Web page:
People / Graduate Students

Graduate Students

Fantasia Painter

Indigenous/Immigrant intersection, Race and the Law, Criminality, US-Mexico Border, Race & Space

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Bio & Research Interests

Fantasia Painter is a  PhD candidate in Ethnic Studies and an enrolled member of the Salt River Pima-Maricopa Indian Community. Her dissertation, Bordering the Nation: Land, Life, and Law in the US-Mexico Borderlands and on O’odham Jeved (Land), investigates the borderlands in relation to Indigenous land and landscapes historically and in the present.

It asks and works to answer a series of questions: How are the borderlands produced, reproduced, and negotiated? How are they and the people who live in, pass through, will or have passed through them variously mediated by the state? How is land and landscape contested here, and what do these contestations reveal about the connections between the state, local Indigenous peoples, and border-crossers?

In 2015 she was awarded the UC Berkeley’s Chancellor Fellowship for Graduate Research. In 2017 she was awarded the National Science Foundation (NSF) Graduate Research Fellows Program Fellowship. Her ethnographic and archival fieldwork has also been supported by multiple centers, institutes, and initiatives on the UC Berkeley campus including Native American Studies, the Center for Race and Gender, the Joseph A. Myers Center for Research on Native American issues, and the Institute for the Study of Societal Issues. She was also recently selected as a Berkeley Empirical Legal Studies (BELS) Graduate Fellow for 2020-2021.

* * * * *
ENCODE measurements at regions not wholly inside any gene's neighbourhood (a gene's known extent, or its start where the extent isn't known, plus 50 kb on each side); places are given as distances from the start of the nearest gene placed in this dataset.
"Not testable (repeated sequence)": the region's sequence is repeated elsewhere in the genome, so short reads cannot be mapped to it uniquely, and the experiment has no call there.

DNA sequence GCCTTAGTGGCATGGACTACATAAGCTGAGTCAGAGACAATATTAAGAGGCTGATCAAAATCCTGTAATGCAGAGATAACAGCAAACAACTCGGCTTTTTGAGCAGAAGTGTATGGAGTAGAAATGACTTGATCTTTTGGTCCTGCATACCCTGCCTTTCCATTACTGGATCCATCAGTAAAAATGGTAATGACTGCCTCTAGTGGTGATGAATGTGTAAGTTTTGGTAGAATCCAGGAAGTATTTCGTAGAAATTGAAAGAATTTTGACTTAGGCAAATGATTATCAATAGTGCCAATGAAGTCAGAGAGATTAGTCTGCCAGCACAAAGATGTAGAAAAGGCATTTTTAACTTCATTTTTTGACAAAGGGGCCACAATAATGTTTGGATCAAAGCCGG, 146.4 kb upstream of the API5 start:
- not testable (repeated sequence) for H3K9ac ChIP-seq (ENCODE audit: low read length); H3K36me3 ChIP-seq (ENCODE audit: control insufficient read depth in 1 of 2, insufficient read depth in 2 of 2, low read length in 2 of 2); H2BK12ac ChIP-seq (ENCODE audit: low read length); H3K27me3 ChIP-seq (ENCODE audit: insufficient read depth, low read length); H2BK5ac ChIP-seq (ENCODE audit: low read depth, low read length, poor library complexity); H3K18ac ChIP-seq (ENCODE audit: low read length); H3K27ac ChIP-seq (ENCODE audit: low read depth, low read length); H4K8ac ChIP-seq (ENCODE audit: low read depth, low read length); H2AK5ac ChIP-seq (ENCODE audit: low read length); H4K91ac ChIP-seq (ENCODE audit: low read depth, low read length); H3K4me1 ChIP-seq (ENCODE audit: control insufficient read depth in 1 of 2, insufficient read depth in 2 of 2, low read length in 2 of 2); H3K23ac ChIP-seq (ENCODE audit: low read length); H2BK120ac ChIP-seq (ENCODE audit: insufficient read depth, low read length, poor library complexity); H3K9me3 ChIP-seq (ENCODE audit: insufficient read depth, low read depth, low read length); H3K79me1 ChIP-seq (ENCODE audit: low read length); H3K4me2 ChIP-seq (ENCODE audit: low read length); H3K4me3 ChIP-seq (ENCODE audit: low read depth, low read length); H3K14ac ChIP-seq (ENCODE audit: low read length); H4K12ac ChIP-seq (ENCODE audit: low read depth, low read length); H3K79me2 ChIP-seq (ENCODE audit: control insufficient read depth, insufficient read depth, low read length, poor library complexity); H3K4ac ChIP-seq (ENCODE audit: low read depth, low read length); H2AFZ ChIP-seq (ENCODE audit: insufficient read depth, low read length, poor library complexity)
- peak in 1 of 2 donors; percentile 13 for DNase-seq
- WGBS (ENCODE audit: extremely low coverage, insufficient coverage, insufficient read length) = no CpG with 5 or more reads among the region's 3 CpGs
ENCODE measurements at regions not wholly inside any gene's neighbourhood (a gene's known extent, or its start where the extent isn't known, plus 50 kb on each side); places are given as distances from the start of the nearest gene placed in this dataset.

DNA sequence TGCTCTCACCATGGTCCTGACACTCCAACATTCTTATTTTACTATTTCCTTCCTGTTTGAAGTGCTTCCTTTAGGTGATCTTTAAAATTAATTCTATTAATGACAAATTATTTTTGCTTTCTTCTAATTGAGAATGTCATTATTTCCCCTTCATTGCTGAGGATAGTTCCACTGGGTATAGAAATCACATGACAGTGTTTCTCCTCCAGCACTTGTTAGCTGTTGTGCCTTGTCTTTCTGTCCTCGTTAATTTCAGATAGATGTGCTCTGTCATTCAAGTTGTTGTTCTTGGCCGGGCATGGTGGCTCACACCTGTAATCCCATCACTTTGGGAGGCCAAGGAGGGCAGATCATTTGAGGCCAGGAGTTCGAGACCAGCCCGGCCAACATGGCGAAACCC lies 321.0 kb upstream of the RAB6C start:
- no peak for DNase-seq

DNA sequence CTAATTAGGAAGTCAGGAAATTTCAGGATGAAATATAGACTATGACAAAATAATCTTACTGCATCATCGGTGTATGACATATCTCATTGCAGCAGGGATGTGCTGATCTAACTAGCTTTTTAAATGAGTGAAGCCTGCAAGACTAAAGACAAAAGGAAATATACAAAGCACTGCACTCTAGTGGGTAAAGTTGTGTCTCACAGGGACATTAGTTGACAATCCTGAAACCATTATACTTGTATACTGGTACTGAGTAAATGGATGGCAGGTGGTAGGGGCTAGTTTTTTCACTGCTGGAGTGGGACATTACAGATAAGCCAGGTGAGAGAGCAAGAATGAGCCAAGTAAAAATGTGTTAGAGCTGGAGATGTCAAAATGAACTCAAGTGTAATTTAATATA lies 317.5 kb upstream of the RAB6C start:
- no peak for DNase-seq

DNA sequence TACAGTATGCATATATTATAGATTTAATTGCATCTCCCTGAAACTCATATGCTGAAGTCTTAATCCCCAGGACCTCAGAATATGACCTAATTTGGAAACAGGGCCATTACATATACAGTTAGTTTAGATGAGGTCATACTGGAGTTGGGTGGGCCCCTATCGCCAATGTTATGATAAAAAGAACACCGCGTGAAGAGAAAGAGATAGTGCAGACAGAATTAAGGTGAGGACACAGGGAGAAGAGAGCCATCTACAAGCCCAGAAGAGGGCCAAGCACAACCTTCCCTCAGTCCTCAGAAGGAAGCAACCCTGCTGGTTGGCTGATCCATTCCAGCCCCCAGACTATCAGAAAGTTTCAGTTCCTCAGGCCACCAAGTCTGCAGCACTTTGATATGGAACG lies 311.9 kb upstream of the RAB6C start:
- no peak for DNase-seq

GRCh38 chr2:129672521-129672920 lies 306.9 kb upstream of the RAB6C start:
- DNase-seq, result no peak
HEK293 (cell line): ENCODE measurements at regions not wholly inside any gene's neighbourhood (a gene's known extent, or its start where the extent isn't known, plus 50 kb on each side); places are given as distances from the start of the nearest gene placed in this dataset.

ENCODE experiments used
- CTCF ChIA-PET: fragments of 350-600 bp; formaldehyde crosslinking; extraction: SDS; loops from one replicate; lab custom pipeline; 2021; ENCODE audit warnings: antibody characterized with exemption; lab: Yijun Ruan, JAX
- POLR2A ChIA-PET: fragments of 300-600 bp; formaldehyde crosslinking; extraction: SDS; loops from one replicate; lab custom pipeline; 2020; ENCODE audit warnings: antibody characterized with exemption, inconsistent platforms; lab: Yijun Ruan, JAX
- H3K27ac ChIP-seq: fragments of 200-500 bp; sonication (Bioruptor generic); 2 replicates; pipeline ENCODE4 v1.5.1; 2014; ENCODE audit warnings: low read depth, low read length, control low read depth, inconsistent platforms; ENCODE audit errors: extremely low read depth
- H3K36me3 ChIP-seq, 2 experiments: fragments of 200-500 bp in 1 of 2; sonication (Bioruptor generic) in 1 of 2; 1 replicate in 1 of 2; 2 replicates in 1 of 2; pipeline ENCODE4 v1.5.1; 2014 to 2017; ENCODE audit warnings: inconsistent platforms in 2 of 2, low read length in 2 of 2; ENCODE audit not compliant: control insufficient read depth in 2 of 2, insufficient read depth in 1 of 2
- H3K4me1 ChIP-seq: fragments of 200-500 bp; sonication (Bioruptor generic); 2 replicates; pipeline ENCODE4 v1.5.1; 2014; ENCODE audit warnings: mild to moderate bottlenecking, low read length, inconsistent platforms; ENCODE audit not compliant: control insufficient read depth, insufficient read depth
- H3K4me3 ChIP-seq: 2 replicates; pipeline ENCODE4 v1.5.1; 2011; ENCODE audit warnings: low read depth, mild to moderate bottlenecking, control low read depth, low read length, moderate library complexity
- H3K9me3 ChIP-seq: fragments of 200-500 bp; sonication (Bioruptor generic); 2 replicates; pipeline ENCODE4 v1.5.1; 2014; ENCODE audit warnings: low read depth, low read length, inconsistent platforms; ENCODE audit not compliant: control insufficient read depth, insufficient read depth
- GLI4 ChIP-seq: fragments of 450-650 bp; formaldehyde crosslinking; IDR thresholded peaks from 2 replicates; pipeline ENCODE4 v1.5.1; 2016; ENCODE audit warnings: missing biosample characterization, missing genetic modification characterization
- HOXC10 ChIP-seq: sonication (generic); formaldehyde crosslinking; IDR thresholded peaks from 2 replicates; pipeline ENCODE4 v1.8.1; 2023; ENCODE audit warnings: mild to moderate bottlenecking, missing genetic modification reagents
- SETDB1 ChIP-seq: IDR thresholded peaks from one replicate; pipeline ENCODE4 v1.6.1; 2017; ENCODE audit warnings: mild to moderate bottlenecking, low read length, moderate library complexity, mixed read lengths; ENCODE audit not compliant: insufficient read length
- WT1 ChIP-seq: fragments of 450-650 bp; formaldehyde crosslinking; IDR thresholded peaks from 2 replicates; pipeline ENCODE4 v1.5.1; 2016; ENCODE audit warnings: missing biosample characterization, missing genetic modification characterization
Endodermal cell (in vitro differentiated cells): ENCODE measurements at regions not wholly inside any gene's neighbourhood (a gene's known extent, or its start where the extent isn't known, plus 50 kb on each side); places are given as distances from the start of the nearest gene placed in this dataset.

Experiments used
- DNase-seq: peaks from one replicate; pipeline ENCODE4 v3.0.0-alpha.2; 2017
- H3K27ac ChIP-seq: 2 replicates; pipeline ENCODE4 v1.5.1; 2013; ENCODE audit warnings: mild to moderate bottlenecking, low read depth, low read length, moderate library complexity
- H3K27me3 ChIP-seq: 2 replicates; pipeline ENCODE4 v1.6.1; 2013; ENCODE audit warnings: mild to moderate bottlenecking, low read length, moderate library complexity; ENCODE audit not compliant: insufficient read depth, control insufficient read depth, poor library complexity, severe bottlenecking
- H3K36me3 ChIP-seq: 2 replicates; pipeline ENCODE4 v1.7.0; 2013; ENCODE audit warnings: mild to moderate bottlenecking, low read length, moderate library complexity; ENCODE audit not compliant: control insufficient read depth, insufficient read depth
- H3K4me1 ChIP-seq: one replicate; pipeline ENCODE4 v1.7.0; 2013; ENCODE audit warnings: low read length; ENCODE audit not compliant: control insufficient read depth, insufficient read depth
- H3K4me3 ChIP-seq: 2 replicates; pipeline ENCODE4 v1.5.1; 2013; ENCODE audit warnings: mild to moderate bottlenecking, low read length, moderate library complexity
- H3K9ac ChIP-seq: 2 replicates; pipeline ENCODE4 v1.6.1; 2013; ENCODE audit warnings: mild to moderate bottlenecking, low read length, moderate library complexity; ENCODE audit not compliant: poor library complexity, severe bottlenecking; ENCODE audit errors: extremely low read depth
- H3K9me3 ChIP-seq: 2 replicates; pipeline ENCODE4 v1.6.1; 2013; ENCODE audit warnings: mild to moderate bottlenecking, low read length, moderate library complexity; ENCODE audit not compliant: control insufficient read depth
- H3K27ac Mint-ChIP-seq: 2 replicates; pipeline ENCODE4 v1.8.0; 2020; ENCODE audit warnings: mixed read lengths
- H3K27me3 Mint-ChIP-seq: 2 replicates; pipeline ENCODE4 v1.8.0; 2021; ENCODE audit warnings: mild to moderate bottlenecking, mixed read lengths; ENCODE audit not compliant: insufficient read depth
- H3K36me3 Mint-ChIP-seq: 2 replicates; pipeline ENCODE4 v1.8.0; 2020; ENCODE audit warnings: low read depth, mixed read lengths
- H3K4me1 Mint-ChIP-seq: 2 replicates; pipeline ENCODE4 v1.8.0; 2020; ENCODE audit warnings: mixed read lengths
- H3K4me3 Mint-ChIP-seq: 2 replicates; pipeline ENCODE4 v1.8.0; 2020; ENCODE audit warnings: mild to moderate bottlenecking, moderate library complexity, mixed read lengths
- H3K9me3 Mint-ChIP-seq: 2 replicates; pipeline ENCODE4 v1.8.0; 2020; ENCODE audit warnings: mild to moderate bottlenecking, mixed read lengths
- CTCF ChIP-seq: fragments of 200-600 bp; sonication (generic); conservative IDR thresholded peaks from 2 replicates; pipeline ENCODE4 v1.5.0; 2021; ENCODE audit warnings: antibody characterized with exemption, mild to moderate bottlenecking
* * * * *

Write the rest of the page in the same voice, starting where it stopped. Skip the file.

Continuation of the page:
You can read her most recent publication “‘Made for Your Benefit’: Prohibition, Protection,a dn Refusal on Tohono O’odham, 1912-1933” here


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Thomas Biolsi (Chair)

Shari Huhndorf

Rosemary Joyce (Anthropology)

Beth Piatote